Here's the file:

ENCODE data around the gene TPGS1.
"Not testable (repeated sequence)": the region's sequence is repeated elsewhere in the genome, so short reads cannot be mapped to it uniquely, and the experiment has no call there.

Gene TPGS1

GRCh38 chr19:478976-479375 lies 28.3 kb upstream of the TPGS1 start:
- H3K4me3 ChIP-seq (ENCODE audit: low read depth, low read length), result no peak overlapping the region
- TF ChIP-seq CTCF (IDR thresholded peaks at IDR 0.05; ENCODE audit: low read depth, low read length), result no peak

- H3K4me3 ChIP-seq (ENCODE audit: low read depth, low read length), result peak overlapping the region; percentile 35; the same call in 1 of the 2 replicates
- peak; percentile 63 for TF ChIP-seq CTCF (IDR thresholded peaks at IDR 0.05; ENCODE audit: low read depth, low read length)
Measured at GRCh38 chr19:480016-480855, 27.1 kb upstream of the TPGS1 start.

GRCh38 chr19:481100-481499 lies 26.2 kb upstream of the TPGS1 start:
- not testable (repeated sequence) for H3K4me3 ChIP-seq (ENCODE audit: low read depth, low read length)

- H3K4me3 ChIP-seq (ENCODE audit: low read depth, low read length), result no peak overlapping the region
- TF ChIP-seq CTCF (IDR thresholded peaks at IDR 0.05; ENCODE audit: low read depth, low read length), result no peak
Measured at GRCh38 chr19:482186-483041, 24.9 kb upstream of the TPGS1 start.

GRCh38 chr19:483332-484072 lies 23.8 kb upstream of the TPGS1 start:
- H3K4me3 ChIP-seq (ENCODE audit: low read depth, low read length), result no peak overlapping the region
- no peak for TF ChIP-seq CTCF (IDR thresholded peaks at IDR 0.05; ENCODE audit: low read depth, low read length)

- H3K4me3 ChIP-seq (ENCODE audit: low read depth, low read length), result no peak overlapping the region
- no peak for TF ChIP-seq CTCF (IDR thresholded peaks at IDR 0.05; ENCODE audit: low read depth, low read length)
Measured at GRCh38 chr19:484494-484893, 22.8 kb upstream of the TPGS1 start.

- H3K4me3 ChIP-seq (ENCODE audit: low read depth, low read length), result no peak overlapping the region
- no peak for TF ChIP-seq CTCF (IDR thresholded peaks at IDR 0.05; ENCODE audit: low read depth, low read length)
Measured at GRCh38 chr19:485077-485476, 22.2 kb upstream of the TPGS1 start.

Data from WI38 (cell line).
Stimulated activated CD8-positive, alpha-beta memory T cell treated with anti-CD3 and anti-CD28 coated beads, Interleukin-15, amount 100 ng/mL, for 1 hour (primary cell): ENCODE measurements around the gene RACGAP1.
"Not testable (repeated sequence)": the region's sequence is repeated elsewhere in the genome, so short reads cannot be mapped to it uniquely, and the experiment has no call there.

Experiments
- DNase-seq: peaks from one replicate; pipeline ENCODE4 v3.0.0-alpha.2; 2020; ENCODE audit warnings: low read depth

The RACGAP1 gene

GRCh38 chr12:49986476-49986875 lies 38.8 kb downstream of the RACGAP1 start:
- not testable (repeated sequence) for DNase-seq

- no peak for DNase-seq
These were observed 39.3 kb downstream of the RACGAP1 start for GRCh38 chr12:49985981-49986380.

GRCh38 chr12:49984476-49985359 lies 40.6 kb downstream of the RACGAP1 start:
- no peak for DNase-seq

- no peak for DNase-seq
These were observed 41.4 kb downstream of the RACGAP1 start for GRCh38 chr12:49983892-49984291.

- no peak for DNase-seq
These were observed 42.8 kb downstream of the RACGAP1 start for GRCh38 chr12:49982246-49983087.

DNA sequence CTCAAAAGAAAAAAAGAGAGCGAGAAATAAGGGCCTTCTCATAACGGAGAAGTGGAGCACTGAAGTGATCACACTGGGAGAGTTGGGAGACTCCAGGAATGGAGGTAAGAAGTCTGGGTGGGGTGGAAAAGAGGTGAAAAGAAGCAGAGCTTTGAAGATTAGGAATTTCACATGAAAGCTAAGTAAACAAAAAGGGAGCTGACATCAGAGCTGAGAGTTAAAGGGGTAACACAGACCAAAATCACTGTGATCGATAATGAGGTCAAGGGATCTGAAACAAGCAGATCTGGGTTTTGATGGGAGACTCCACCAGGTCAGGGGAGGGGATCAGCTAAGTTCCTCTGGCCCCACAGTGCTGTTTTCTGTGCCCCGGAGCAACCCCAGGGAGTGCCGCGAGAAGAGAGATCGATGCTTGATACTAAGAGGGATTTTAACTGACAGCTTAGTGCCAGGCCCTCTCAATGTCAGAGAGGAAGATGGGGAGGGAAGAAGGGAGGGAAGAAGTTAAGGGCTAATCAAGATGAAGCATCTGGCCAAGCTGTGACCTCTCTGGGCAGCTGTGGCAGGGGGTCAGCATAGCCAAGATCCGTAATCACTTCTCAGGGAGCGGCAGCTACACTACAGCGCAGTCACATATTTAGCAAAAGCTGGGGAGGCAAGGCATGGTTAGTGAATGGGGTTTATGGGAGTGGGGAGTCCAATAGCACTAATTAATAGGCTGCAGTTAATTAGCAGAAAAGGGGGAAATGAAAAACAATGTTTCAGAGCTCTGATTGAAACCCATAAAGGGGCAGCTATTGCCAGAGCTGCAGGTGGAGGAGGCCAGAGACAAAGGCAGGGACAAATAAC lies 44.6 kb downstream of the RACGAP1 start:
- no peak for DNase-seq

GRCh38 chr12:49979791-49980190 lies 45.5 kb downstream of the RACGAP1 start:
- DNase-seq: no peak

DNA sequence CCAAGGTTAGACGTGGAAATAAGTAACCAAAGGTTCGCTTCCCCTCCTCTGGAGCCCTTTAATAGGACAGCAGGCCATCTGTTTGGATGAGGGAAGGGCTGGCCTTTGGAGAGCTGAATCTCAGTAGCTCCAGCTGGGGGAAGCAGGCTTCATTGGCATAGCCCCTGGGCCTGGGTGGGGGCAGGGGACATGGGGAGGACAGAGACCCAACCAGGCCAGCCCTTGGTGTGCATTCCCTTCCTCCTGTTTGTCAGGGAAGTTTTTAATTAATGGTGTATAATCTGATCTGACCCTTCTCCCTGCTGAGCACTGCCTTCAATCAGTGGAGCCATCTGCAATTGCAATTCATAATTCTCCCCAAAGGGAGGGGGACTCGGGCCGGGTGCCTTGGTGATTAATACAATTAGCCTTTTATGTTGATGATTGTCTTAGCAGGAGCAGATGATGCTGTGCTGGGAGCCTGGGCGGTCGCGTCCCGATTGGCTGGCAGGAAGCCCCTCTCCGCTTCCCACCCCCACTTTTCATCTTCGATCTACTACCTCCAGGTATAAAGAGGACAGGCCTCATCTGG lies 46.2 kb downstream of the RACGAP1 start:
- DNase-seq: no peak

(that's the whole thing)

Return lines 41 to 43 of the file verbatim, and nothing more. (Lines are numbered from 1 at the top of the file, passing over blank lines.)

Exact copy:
- no peak for DNase-seq

GRCh38 chr12:49979791-49980190 lies 45.5 kb downstream of the RACGAP1 start:
- DNase-seq: no peak